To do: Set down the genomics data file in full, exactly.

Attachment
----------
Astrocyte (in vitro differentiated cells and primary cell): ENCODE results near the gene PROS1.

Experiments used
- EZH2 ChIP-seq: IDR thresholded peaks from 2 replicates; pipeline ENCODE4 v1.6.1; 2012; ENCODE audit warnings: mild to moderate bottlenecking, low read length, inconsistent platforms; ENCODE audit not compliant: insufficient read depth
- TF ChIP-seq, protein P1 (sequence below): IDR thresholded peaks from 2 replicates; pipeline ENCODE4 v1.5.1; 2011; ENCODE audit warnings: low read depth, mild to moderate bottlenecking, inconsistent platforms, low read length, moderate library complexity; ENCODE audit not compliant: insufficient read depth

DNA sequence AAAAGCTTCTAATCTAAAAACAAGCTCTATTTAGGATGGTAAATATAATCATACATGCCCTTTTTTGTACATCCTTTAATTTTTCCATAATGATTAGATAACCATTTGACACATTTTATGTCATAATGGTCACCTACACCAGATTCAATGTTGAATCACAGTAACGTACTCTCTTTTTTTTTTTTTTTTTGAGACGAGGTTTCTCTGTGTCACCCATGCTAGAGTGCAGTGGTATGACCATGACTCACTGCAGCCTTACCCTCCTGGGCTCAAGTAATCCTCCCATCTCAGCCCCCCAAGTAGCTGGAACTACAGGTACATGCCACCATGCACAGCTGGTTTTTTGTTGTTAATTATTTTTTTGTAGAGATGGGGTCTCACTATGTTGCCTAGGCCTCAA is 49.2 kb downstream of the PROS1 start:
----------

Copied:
Astrocyte (in vitro differentiated cells and primary cell): ENCODE results near the gene PROS1.

Experiments used
- EZH2 ChIP-seq: IDR thresholded peaks from 2 replicates; pipeline ENCODE4 v1.6.1; 2012; ENCODE audit warnings: mild to moderate bottlenecking, low read length, inconsistent platforms; ENCODE audit not compliant: insufficient read depth
- TF ChIP-seq, protein P1 (sequence below): IDR thresholded peaks from 2 replicates; pipeline ENCODE4 v1.5.1; 2011; ENCODE audit warnings: low read depth, mild to moderate bottlenecking, inconsistent platforms, low read length, moderate library complexity; ENCODE audit not compliant: insufficient read depth

DNA sequence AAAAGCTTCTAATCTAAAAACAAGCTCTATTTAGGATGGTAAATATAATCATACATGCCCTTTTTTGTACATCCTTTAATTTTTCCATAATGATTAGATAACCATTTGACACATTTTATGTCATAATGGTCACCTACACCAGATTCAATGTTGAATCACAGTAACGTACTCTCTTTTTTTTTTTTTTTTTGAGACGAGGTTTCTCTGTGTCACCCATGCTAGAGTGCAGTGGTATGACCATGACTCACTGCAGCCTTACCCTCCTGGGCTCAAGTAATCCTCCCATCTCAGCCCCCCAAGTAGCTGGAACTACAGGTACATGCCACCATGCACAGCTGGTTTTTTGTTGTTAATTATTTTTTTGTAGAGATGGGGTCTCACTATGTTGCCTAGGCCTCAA is 49.2 kb downstream of the PROS1 start: